(John Woods/Associated Press)


The NHL’s 30 general managers held their annual meeting March 20 in Toronto to discuss a variety of possible changes to the game. Among the topics were a coach’s challenge, which lost steam out of concern it would slow the game down; hybrid icing; and making visors mandatory for all new players while creating a grandfather clause to allow current players to choose.

The general managers also endorsed the idea of further reducing goaltending equipment. While the exact details haven’t been decided upon, the general managers would like to shrink the height of goalie pads above the knee and require less bulky knee pads.

It’s an attempt to create more space between a goaltender’s legs and potentially increase scoring. Some netminders around the league aren’t particularly keen on their equipment shrinking but Braden Holtby said he wouldn’t mind the change.

“I don’t know how much it’s going to effect. I like the idea of it. You see some guys now that basically work their game around their gear,” Holtby said, adding that he doesn’t believe the alterations would impact him significantly.

Holtby, 23, wears old, worn-out knee pads that are held together more by tape than fabric at this point. While taking some of the height off his pads might force him to adapt his game, he wouldn’t mind the challenge.

“I wear knee pads that are 10 years old, probably the smallest in the league,” Holtby said with a laugh. “So that won’t affect me. The pads might make a few shots more difficult but it’s going to make my skating that much better. It’s a trade-off that I’m willing to make.”

Winnipeg Jets netminder Ondrej Pavelec didn’t share Holtby’s perspective.

“How many times they going to change the rules? I don’t think it’s that fair because you take away something from the goalies, you have to take away something from the players, too. Guys are going to get smaller gear, so we going to give players a wood stick?” Pavelec said. “You try to get better every night, every day in practice and when you get to the level they’re going to tell you you’re too good [and] make gear smaller. I don’t know. It’s nothing what I can do, but I don’t like it, that’s for sure.”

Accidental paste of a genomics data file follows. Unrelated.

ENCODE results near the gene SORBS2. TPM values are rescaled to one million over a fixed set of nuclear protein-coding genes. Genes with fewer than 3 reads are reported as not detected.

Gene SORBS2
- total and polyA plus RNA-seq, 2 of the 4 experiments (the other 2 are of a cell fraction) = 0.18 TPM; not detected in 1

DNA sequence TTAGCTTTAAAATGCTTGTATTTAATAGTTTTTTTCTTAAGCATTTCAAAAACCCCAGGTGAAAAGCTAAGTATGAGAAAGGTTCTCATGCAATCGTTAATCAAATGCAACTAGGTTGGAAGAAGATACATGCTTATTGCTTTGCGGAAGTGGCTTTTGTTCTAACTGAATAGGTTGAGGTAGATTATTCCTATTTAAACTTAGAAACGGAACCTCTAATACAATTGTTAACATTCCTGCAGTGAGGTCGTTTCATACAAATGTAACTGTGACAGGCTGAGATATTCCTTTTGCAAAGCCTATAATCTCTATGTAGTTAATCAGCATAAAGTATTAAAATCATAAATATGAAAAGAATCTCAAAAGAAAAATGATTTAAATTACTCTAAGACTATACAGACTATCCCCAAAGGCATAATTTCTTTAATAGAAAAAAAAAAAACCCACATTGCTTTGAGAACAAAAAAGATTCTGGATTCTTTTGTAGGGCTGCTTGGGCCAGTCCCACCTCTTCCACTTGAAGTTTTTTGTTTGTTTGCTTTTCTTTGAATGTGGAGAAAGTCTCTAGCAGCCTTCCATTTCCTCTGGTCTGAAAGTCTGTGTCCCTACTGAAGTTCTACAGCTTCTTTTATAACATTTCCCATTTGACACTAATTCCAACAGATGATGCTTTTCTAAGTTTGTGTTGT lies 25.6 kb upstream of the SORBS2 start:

The league has adjusted its requirements for goalie equipment three times in the past seven years, for the 2005-06 season and again in 2008-09 and 2010-11.

While a desire for increased goal totals is one reason for the change, Capitals associate goaltending coach Olie Kolzig, a longtime NHL netminder, knows it’s also to force goalies who bend the rules with extremely large, bulky equipment into compliance.

“As long as it doesn’t hinder protection I don’t have a problem with it,” Kolzig said. “There’s guys, you see them out of their equipment and you’d never take them for a hockey player — it’s like they’re an accountant or something. Very skinny and then you see them in the equipment and you’re like, ‘Whoa.’ There’s a fine line. As long as they don’t take away and subject the player to possible injury, then fine.”

Kolzig said that during his playing days he suggested the NHL work with teams to individually measure and design equipment requirements specific to each goaltender’s body. It’d be a large undertaking, Kolzig knows, but he believes it would prevent some from  blatantly adding bulk to their frame through equipment.

Any changes to equipment, though, require the approval by the NHL Players’ Association. Kay Whitmore, a former NHL goaltender and member of the league’s hockey operations department, has been tasked to work with the NHLPA, manufactures and goaltenders to come up with new guidelines that don’t risk player injury.

The way Kolzig sees it, the equipment isn’t there to do the goaltender’s job for them but to protect them from injury. So long as safety isn’t compromised, he doesn’t believe the proposed reductions pose a significant problem.

“Over the course of a season how many goals does equipment really save?” Kolzig said. “We’re talking about great athletes. As coaches we try to put them in a great position to make that save, not to base it on the equipment they’re using. The equipment is there for protection and I think that’s why guys like Braden are unfazed.”